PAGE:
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Ann R Coll Surg Engl. 2009 May; 91(4): 351.
PMCID: PMC2749417

A Case in Point

Together with my wife, we read this article on the cost that might be saved by not performing group and save prior to elective breast cancer surgery. She had just had elective breast cancer surgery.

She was having completion left mastectomy and right mastectomy following previous lumpectomy with sentinel node biopsy (November 2007) and subsequent level 2 left axillary clearance surgery (December 2007) for a grade 3 left breast cancer 1.5 cm with one micrometastasis and one metastasis confirmed in the axilla. ER and PR were both strongly positive, Herceptin negative.

She completed 4 cycles of Epirubicin and 2.5 cycles of 4 scheduled of CMF complicated by Mycobacterium chelonae infection of her Hickmann line causing a severe atypical pneumonia. She was on a 3-month course of clarithromycin following on initial clarithromycin/ciprofloxacin/meripenem/ linezolid by infusion which brought rapid improvement in condition, as species were resistant to all except clarithromycin.

Her tumour had arisen in an area of previous irradiation fields for Hodgkin' lymphoma treated in her early 20s (she had 4 relapses). She had been under follow-up in the local MR breast scanning screening programme started for long-term Hodgkin' survivors but sadly her lesion was not identified and she found the lump herself.

At 6 h postoperatively, she had severe sudden haemorrhage with blood pressure dropping to 60/? and tachycardia of 120 requiring return to theatre. She was transfused with two units of irradiated blood of her own blood group (as previously grouped and saved) and had a further unit of irradiated universal donor blood. She had only recently found out re TA-GvHD from Lymphoma Matters (quarterly newsletter from the Lymphoma Association, Issue 74, Summer 2008) and also having come across the NHS leaflet Information for patients needing irradiated blood. (Blood for Hodgkin' disease patients is irradiated to prevent the life-long risk of graft versus host disease.)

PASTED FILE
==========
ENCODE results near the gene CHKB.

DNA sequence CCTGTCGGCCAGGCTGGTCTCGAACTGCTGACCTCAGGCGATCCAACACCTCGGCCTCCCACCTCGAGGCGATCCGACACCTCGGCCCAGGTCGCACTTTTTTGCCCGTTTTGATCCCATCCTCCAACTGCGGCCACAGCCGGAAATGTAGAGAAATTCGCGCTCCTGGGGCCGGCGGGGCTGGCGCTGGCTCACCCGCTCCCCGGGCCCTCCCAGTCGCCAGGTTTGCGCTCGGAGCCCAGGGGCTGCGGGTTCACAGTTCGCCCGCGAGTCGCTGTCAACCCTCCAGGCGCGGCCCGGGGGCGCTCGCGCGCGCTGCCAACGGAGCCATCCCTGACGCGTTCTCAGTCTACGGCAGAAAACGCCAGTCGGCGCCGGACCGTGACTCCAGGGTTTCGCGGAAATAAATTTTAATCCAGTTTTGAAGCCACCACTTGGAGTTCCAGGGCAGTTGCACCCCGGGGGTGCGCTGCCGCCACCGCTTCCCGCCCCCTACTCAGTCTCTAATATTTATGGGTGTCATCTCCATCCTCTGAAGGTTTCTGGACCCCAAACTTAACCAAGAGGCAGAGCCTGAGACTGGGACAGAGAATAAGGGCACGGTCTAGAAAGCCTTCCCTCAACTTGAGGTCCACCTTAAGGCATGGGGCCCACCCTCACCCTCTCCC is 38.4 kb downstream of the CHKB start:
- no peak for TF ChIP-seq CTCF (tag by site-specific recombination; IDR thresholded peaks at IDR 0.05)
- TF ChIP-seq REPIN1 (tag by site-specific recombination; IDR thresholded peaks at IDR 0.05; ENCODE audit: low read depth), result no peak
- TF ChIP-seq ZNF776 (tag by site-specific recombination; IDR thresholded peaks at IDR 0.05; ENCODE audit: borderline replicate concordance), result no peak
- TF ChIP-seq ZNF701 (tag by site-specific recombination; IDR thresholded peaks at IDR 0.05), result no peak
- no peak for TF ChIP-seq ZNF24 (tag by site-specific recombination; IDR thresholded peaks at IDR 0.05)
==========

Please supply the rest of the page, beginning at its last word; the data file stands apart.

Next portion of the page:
We were grateful for the rapidity of response of her surgical team and the availability of blood, otherwise her outcome may not have been so good. We would disagree with the assertion that money can be saved by not doing group and save for patients for elective breast cancer surgery as potentially losing the life (or having a significant hypotensive complication) of a comparatively young patient for lack of transfused blood would easily involve the clinicians/hospital involved in expensive litigation!


Articles from Annals of The Royal College of Surgeons of England are provided here courtesy of The Royal College of Surgeons of England